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Team Manager, Microsoft Support
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The disassembly of the old one should be done in a specific order. If not, parts can be ruined before installing the new MOBO.
 

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An Old Woman In Comfortable Shoes
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Discussion Starter · #22 ·
I was looking for something like that in the manual link you gave me, but I didn't see anything about that. Tell me what the order should be. :unsure:
 

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Electronic Design
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Have you guys ever seen those youtube videos ... I think it is in Korea or Vietnam, where the guy is walking down a road with a lot of trash and he comes up on a laptop in very bad condition ... I know ... I know ... a lot of it is fake, call it a guilty pleasure ... but how he gets that laptop going again is truly inspiring. :geek:
Fake videos are all the rage. ;) It's easy to post an "inspiring" video when you don't have to do it for real. :p:p
 

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Electronic Design
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FWIW, I've had excellent luck with laptop repairs, including several motherboard replacements, just looking for the laptop disassembly instructions on YouTube. I also take pictures as I disassemble to make sure I know how to put stuff back together if there's anything tricky. Finally, keeping the different sized screws straight is a key, some models use a lot of common hardware, some have a bunch of different sizes and length of screws, and their position is frequently critical! One extreme case had me drawing an outline of the laptop and taping the screws at the appropriate places on the outline so I could get them all back in the right places.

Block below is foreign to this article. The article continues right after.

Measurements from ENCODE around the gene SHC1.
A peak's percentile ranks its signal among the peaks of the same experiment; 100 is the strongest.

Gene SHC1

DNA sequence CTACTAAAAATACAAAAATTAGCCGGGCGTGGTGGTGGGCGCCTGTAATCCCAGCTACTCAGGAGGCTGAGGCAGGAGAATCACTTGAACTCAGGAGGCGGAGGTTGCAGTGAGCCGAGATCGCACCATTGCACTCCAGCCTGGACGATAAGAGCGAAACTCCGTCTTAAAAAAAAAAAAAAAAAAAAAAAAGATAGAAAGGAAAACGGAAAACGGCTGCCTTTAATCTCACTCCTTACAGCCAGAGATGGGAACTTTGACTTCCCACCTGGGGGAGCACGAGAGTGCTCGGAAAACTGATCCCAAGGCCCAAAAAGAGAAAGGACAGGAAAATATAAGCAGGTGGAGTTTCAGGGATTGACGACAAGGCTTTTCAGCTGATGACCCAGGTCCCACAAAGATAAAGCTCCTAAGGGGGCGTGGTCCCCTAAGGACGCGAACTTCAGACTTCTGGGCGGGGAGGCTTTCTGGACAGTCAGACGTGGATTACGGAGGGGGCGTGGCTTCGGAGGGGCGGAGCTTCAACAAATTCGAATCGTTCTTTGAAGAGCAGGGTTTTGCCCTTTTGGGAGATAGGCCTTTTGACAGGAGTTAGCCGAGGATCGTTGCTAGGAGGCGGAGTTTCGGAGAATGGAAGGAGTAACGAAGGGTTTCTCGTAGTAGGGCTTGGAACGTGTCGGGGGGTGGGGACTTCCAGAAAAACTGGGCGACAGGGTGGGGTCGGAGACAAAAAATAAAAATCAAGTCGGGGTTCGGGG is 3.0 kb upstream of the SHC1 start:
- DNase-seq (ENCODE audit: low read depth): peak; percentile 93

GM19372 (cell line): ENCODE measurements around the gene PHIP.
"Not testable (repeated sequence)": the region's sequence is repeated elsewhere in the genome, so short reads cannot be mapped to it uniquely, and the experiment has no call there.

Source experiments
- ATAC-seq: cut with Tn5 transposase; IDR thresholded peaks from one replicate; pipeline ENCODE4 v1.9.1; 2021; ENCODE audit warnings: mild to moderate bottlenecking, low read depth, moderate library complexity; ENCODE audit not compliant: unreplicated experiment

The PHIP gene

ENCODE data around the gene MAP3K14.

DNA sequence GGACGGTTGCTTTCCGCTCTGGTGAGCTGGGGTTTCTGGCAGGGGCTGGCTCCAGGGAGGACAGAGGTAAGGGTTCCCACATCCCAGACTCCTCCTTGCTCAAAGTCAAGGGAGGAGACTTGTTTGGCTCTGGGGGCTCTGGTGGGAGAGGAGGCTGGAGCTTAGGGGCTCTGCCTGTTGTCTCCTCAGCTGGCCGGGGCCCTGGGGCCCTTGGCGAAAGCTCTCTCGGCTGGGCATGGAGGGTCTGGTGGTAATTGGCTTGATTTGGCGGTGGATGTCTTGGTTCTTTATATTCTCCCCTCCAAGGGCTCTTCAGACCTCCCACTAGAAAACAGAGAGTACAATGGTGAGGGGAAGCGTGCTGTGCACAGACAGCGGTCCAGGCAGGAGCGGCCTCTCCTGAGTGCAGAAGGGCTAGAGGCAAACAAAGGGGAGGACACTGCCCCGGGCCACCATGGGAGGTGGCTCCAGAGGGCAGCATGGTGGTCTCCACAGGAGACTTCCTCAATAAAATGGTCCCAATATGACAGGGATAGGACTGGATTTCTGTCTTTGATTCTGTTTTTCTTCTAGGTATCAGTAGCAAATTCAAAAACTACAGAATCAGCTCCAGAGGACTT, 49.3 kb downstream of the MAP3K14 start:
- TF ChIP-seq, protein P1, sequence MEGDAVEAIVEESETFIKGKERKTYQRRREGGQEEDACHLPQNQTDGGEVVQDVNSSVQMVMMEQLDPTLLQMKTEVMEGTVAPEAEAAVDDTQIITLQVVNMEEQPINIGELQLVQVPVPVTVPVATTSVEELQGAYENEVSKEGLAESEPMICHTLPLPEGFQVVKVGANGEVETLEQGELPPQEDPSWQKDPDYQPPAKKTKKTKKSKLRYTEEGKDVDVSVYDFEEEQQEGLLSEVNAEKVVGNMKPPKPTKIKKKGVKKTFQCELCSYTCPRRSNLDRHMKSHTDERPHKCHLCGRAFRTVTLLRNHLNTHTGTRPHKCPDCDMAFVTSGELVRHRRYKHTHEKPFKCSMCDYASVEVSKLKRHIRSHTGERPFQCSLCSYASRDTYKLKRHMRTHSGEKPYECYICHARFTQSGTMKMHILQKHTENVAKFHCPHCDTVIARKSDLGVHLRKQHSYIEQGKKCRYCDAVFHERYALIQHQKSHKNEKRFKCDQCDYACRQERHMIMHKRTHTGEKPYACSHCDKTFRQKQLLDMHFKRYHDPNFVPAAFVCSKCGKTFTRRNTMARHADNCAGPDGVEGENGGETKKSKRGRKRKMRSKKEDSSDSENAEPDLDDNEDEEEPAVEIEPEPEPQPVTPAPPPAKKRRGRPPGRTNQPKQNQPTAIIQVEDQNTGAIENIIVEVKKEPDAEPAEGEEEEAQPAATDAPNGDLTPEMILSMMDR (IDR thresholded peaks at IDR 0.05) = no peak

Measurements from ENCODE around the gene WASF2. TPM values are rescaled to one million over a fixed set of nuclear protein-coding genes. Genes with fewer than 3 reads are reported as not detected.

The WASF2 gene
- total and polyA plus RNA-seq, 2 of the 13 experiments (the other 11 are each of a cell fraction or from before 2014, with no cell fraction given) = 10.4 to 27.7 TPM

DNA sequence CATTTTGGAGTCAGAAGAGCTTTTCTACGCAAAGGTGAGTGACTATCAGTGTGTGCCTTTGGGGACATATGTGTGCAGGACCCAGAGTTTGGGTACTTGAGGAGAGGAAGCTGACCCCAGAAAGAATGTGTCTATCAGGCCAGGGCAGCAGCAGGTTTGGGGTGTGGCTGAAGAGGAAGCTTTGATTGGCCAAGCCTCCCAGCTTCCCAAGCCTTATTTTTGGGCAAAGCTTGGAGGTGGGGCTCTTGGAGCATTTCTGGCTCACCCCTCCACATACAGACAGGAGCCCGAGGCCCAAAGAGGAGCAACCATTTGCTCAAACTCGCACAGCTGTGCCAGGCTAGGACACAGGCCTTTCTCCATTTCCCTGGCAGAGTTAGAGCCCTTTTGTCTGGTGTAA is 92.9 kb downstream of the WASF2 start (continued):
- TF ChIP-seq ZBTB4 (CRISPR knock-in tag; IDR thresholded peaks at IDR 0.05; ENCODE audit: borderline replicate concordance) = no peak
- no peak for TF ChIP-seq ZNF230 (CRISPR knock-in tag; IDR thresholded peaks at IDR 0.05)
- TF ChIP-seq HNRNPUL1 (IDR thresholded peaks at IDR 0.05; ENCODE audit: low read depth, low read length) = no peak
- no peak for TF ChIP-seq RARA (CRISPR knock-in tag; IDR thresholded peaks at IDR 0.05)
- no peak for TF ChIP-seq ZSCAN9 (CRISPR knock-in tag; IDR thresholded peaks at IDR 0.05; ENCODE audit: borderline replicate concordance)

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An Old Woman In Comfortable Shoes
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Discussion Starter · #26 ·
I learned how to disassemble that laptop by looking at a youtube video. It was pretty good help

Dell 1764

Do you think if I put up pictures of the board you might be able to see something out of place?
 

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Electronic Design
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Do you think if I put up pictures of the board you might be able to see something out of place?
Probably pretty unlikely. This is not a task that you can do in pictures, it's something that you most likely have to be there. When you're doing the work, you can document along the way and also you remember that a certain connector seemed a little "off", or it took more force than you expected to remove some part. Little things can mean a lot doing something like this. I guess I've been lucky with the few times I've actually replaced a laptop MB, I got the exact match and it went in pretty much seamlessly.
 

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An Old Woman In Comfortable Shoes
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Discussion Starter · #31 ·
The one in the video looks similar to that Doc. Did you check it out? I'm not sure about the multimeter part @ 14:00 though. Of course he had to replace parts.
 

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An Old Woman In Comfortable Shoes
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Discussion Starter · #32 ·
Here is another video where the laptop is in similar condition as the picture you posted doc. 25min. I find them very relaxing to watch. However the part with the mulitmeter ... I'm not seeing it.:unsure::coffee:
 

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TSF Moderator , Hardware Team , Networking Team
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Yep, Been there, done that type of thing, many times. Saved a mainframe after it had been underwater and sat there for 5 months. (Hurricane Andrew in Florida). Happy customer of course. Might still be fun if I had more time and interest. Your turn. ;)
 

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An Old Woman In Comfortable Shoes
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Discussion Starter · #34 ·
Wellsir ... I know an accomplishment like that would make your chest pop out a bit. I want to be able to smile and say yeah ... I got that dell 1764 going again. Those guys in the videos make it look soooo easy.:cautious: